“You see a semi-human being before you, what the state has turned me into,” – says Vladimir Vladykin in his shocking Youtube video. “I’ve had a 180 EUR disability pension since 2005, and in 2010 the ruling party cut it down to 64 EUR. They don’t need us alive – just dead! I’m an ex-tank regiment commander. If some turmoil happens, I’ll machinegun the lot of them!”
In the video Vladimir is a vigorous man sitting in a wheelchair with both legs amputated at the hip. In 1986 he was a disaster fighter at the Chernobyl nuclear power plant where he lost them. Yet when he says “semi-human” he is refering not only to his disability, but to the state as well for which he is nothing but a useless superfluous burden which brings no profit, just expense. The minimum wage in Ukraine is 117,6 EUR today, so Vladimir’s pension is just half of it.
The really bitter irony though comes in his political affiliation: Vladimir is a member and local parliament deputy of the Party of Regions (the ruling party in Ukraine). The party promised rapid economic growth with its pre-election motto “A better life right now!” But none of its supporters thought about where all this manna from heaven would actually come from.
The previous government increased public wages and pensions before the last election, banking on the next IMF tranche. The results of this desire to be nice to the electorate are deplorable: the State Pension Fund has a deficit of about 1% of GDP or 2.18 billion EUR, and there are no reserves to close the gap.
If sustainability is the potential for the long-term maintenance of well being and requires the reconciliation of environmental, social and economic demands, Ukraine needs a serious breakthrough to obtain it. In other words we need some miminum level of sustained growth to even think of sustainaibility. But is it really possible?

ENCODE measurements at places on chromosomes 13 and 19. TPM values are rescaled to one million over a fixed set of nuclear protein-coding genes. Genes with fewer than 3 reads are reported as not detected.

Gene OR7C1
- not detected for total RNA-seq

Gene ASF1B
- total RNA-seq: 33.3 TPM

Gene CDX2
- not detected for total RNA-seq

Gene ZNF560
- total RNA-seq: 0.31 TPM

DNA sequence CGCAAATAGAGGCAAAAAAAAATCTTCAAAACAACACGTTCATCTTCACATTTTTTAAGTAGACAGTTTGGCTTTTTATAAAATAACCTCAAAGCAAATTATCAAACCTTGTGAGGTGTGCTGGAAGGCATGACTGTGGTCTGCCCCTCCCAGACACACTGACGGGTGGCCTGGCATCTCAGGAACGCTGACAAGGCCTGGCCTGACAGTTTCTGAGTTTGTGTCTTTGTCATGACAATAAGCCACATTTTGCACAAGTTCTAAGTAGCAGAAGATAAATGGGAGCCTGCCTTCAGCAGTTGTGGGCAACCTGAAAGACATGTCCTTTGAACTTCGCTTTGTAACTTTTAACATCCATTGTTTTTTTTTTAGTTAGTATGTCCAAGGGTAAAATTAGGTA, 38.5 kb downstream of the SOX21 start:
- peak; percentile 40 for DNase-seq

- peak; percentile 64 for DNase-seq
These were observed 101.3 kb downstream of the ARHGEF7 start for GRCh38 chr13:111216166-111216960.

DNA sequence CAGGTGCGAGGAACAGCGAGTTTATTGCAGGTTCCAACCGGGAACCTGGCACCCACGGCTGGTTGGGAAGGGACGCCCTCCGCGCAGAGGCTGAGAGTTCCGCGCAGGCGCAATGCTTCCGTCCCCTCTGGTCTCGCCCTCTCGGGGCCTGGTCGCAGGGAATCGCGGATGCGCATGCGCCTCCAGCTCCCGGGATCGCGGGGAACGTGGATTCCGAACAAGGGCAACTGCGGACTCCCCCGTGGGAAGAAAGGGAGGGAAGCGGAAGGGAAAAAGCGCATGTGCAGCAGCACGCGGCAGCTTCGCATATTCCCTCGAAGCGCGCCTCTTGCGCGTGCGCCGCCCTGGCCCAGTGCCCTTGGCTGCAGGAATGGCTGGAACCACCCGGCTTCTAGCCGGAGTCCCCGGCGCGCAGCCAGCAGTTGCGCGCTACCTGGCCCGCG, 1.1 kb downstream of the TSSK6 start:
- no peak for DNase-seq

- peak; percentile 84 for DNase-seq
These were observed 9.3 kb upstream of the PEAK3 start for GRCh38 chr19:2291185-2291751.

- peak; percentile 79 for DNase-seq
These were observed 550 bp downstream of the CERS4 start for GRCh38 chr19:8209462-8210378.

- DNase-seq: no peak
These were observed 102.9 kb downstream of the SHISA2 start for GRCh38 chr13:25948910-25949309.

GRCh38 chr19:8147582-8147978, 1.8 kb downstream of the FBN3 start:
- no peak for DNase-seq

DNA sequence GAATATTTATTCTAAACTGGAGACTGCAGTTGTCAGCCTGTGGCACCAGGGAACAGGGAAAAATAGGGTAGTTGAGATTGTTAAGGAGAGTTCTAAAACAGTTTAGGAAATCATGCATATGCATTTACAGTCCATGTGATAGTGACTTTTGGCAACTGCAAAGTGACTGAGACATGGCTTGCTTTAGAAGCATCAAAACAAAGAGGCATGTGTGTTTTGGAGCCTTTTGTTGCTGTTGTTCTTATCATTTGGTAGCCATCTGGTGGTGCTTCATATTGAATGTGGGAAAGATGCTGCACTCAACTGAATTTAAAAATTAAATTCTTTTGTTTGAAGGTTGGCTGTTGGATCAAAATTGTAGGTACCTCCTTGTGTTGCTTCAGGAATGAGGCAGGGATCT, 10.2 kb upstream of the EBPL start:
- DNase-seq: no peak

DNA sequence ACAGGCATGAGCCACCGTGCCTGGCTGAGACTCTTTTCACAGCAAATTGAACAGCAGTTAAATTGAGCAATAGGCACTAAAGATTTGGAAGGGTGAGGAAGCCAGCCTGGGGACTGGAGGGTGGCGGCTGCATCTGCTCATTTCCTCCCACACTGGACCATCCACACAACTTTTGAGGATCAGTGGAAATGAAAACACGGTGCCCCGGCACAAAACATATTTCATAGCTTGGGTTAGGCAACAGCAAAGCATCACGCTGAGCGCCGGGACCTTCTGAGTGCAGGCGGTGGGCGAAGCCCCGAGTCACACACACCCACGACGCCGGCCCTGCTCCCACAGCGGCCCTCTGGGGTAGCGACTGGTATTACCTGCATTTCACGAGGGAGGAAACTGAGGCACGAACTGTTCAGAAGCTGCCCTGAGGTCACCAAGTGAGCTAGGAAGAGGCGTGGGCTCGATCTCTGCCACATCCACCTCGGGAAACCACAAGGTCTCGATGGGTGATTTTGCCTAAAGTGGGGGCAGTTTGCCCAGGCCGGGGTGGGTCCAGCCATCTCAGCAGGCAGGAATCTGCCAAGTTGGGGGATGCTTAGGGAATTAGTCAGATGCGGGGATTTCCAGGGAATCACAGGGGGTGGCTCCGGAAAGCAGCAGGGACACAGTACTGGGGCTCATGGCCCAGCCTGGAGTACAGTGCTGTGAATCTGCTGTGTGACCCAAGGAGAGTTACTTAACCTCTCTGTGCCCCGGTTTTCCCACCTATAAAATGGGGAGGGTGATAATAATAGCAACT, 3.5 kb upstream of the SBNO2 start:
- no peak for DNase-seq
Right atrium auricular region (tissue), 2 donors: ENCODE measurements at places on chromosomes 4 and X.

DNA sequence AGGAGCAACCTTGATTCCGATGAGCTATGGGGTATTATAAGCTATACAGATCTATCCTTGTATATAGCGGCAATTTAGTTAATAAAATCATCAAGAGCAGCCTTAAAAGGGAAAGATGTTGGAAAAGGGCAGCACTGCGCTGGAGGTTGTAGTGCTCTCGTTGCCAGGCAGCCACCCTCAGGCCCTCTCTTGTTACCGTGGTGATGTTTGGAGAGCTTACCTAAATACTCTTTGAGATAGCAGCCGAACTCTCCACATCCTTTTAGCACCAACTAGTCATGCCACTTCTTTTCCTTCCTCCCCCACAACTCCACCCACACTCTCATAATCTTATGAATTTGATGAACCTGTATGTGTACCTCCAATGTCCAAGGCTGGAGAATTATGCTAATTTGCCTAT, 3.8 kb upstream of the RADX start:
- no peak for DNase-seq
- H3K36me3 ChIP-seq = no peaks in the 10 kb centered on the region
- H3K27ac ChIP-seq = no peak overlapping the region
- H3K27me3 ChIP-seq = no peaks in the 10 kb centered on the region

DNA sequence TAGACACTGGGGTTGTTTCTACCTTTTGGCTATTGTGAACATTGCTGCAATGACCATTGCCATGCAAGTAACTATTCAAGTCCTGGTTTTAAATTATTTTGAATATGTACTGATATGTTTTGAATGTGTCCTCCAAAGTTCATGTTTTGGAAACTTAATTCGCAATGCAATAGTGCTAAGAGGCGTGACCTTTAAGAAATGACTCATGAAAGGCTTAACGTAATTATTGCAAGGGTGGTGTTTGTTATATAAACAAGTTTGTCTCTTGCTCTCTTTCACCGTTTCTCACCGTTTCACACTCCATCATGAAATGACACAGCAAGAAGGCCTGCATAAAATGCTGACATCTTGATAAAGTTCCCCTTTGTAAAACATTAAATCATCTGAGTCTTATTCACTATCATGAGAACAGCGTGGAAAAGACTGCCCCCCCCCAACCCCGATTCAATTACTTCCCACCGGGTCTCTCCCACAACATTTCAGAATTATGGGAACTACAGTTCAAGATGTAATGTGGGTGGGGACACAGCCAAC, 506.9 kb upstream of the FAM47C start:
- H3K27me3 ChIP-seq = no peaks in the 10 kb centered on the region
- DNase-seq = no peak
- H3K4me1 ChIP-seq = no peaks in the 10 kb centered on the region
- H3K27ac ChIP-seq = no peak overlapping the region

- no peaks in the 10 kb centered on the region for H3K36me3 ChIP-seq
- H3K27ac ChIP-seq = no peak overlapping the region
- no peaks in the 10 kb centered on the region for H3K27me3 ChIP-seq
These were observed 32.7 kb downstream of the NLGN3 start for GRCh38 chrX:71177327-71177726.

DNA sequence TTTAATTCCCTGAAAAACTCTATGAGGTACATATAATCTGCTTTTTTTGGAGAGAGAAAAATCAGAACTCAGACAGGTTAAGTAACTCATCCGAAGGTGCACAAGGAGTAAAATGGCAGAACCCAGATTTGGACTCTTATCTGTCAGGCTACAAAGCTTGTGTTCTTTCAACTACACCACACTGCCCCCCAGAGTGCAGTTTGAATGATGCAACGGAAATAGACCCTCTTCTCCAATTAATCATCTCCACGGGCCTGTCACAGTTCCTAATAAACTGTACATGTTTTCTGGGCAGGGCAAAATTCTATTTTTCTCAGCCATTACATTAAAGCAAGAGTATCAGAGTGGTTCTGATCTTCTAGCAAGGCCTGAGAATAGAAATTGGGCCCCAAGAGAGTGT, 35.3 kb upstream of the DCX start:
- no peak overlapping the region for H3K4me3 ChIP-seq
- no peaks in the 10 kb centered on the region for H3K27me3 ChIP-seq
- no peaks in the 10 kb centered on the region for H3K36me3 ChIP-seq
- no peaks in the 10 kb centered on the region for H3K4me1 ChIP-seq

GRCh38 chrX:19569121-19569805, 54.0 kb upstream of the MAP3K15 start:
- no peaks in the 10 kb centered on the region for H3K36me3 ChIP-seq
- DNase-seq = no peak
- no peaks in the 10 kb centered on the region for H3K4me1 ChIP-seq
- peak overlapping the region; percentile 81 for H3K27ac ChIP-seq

As the IMF states, not in this year. After the economic disaster of 2008, when Ukrainian GDP lost almost 17%, we had a slight recovery in 2010-2011, but for the second year in a row growth in our GDP is close to absolute zero. The IMF makes the optimistic forecast of 2,8% growth for 2014, but in my opinion we must make superhuman efforts if we are to reach this aim. Even so, we will not be able to return to pre-2008 growth levels. But how can we get the financial resources for sustainability?
We must look truth straight in the eye and stop fast-talking. Ukraine has 13.4 million pensioners and a tax base of only 14 million working people. Few taxation systems can cater for such a huge number of dependants, so the sustainability of public finances seems impossible at first sight.
But there is a way out: we need to reduce large misappropriations, and even outright theft, from the state budget. Recently opposition MPs asked [UKR] the Procurator-General to check an allegation that businessman Sergey Kurchenko and income and tax minister Olexander Klymenko are involved in fuel smuggling schemes of absolutely fantastic scales of around 1.25 billion EUR a year! This sum is more than 50% of the State Pension Fund deficit. And this is only one example among many.
Meeting all IMF conditions to obtain the next loan tranche is an absolute must, because this loan is the only way we have to repay our external debt and balance our budget deficit. However, one of the IMF demands is that we reduce our enormous budget deficit by increasing domestic gas prices to the market average. Obviously market prices are too high for poor people. Vladimir Vladykin, and the other 16.3% of the Ukrainian population living under the poverty line will be directly affected and thinking about machine guns.